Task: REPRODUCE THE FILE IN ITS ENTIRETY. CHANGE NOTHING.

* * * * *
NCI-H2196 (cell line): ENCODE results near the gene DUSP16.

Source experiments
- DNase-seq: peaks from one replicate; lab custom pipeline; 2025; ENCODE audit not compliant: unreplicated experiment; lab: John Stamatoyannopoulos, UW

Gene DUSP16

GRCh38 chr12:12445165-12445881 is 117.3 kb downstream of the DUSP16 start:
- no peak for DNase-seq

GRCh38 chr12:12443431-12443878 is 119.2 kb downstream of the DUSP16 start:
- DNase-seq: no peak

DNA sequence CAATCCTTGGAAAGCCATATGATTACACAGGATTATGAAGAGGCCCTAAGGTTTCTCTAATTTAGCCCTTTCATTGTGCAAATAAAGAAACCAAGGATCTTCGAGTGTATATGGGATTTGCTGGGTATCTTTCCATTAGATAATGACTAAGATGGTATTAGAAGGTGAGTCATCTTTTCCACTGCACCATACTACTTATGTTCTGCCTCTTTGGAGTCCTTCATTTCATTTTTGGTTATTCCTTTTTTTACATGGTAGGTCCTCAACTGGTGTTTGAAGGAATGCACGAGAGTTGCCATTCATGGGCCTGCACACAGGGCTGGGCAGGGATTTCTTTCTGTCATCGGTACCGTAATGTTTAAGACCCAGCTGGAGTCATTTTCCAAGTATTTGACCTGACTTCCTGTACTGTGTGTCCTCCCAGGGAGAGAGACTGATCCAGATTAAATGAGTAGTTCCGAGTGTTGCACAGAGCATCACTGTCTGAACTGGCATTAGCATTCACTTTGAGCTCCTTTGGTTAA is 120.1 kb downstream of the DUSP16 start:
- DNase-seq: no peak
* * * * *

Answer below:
NCI-H2196 (cell line): ENCODE results near the gene DUSP16.

Source experiments
- DNase-seq: peaks from one replicate; lab custom pipeline; 2025; ENCODE audit not compliant: unreplicated experiment; lab: John Stamatoyannopoulos, UW

Gene DUSP16

GRCh38 chr12:12445165-12445881 is 117.3 kb downstream of the DUSP16 start:
- no peak for DNase-seq

GRCh38 chr12:12443431-12443878 is 119.2 kb downstream of the DUSP16 start:
- DNase-seq: no peak

DNA sequence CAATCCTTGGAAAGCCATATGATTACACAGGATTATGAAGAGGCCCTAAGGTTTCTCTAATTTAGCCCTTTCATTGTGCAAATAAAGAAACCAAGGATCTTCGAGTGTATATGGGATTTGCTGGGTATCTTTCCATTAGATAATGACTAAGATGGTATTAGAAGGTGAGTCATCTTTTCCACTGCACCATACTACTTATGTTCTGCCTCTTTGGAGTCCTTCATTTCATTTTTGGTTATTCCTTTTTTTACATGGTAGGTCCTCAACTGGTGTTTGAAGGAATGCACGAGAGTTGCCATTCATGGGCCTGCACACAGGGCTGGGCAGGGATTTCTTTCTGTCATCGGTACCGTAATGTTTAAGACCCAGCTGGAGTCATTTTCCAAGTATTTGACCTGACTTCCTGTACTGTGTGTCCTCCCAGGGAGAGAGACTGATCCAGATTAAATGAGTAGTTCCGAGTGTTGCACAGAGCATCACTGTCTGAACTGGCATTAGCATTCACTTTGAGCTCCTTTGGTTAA is 120.1 kb downstream of the DUSP16 start:
- DNase-seq: no peak